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Documentary Histories

War Diary, U. S. S. Ericsson

U.S.S. Ericsson

21 May, 1917.


1.   Overhauling machinery and cleaning ship.

2.   12:14 P.M. left Queenstown for patrol duty 250 miles west northwest FASTNET LIGHT. (Copy of orders appended marked “2”)1

3.   2:00 P.M. sighted GERMAN submarine on surface shelling two sailing ships. Sailing ships being the four masted RUSSIAN Bark LYNTON and the three masted NORWEGIAN bark MADURA. Headed for submarine, opened fire and also fired one torpedo at about 7000 range, which missed  on approach of ERRICSSON submarine submerged and was compelled to sink both sailing vessels by torpedo fire. Circled in vicinity but submarine was not seen again.

4.   Picked up survivors from the LYNTON, all of whom were in good shpae [i.e., shape]. Then went to rescue of survivors of MADURA, seven of whom were wounded from splinters and two dead. Left dead people in life boat.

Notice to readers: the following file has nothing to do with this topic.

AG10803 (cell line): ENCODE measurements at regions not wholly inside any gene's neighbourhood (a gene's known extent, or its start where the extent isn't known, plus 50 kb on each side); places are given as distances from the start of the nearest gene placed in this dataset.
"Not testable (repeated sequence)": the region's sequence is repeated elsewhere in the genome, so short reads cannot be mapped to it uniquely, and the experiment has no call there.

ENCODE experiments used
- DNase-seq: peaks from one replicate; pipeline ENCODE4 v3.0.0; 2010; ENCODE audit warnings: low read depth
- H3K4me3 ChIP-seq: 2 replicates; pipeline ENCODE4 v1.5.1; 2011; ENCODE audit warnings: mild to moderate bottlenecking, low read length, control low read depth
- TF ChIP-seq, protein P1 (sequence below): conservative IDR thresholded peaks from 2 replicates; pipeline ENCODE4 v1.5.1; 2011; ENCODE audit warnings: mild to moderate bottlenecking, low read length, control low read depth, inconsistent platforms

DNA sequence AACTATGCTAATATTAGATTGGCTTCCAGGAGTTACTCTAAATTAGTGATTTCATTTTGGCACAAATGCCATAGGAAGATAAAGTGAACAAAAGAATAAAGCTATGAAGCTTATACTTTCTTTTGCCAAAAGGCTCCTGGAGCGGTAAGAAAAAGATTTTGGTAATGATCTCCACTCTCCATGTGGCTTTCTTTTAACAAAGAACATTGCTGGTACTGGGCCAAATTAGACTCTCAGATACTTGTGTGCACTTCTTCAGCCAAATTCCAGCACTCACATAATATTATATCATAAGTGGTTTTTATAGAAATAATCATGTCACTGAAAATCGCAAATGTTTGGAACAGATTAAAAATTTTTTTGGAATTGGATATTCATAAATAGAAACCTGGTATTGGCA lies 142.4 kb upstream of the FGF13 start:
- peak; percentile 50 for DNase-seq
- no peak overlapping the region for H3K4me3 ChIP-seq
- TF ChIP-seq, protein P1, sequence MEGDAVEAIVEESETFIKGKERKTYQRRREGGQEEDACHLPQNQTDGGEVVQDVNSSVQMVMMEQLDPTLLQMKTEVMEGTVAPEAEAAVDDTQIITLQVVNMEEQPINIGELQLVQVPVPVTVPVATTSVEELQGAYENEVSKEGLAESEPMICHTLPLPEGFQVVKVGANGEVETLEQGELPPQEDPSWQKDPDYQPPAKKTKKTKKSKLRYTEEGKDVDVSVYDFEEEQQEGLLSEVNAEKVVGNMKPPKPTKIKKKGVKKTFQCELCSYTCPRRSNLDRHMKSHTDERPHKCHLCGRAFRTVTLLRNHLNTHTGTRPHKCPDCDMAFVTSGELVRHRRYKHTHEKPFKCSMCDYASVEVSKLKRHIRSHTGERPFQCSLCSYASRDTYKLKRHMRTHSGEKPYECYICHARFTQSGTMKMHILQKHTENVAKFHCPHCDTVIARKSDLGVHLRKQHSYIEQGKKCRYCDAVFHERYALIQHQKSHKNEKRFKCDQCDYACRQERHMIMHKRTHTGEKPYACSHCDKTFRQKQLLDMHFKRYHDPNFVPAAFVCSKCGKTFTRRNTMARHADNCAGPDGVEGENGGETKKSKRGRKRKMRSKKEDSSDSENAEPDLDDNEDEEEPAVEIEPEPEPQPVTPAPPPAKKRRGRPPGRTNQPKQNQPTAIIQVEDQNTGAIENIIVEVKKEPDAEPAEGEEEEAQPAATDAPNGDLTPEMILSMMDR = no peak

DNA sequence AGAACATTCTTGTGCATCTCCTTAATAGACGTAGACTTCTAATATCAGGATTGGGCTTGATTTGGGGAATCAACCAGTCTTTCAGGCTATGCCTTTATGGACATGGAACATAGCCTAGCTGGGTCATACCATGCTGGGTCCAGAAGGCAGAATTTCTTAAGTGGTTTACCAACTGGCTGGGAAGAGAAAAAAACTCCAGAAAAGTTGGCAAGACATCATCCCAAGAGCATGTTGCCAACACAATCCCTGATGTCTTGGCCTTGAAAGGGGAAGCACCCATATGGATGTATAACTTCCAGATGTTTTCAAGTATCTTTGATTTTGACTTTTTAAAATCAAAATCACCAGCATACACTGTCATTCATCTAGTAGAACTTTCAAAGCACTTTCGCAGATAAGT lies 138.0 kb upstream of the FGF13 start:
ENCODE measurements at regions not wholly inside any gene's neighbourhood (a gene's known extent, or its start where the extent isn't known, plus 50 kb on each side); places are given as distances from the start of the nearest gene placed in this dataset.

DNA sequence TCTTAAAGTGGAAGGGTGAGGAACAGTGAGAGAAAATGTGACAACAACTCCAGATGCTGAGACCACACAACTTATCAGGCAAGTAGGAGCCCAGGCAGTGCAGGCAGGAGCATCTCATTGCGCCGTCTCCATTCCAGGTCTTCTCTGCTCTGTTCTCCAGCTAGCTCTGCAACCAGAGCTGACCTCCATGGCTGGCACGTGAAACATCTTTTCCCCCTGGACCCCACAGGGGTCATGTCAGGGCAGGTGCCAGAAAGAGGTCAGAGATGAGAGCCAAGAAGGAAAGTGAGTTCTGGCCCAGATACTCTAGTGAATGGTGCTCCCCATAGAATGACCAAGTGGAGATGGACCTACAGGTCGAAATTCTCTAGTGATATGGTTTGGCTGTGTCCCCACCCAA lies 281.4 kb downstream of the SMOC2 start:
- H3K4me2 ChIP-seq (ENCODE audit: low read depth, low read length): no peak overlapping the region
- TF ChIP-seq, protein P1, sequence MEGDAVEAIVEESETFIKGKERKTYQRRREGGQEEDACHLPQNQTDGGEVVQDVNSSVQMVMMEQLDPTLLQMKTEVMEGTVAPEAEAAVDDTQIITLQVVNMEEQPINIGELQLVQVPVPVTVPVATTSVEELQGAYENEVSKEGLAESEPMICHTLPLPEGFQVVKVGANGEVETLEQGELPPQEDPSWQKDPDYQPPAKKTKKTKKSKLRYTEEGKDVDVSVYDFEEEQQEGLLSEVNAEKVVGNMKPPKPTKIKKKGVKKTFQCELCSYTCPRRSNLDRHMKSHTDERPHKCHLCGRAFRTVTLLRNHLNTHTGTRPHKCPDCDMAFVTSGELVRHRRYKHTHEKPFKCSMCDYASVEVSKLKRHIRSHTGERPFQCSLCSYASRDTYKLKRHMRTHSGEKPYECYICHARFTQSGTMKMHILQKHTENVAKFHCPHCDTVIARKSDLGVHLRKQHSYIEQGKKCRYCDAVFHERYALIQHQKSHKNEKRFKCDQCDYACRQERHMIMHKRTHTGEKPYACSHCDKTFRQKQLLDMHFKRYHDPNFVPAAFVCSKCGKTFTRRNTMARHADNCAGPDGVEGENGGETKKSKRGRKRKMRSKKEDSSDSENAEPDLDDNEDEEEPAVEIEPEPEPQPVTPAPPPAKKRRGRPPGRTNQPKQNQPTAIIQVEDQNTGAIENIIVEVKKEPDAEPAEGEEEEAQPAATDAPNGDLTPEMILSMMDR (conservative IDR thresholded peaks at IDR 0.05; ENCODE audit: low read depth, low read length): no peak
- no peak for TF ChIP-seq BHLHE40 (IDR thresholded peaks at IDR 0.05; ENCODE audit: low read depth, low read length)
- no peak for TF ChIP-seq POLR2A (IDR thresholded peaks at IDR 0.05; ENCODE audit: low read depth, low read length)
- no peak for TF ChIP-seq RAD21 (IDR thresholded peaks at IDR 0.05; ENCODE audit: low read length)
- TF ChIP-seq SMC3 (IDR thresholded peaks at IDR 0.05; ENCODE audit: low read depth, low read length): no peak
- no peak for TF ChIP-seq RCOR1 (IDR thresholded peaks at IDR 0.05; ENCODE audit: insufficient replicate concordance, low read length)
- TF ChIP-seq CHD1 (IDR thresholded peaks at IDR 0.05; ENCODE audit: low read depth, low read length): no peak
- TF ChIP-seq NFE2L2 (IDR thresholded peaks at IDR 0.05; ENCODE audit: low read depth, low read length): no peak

5.   Proceeded with 37 survivors to QUEENSTOWN where upon arrival, both ADMIRALS’ BAYLY and SIMMS were waiting o n the dock to see that survivors were properly cared for.2

6.   It will be seen from the above that THE FIRST TORPEDO TO BE FIRED BY AN AMERICAN MAN'O'WAR DURING THE WAR WAS FIRED FROM THIS VESSEL, THE TORPEDO IN QUESTION BEGIN FIRED BY THE ORDNANCE OFFICER LIEUT.(JR GR.) ROBERT M. DOYLE, JR., U.S.N. It is regretted that this shot was not a hit but it is not to be surprised at as the range was 7000 yards and as the submarine was seen to submerge within a minute after the torpedo was fired. It is estimated that the GERMAN submarine was a least 300 feet long and submerged in about 45 seconds; it submerges without housing its gun.


Source Note: Cy, DNA, RG 45, Entry 517B.

Footnote 1: The orders are no longer with the diary entry.

Footnote 2: On the help that VAdm. Lewis Bayly, Commander, Southern Ireland, and RAdm. William S. Sims, United States Destroyers Operating from British Bases, provided to the survivors, see: Sims to Anne Hitchcock Sims, 19 May 1917.

Footnote 3: This is presumably a typographical error; the captain of Ericsson was Lt. Cmdr. Charles T. Hutchins, Jr.

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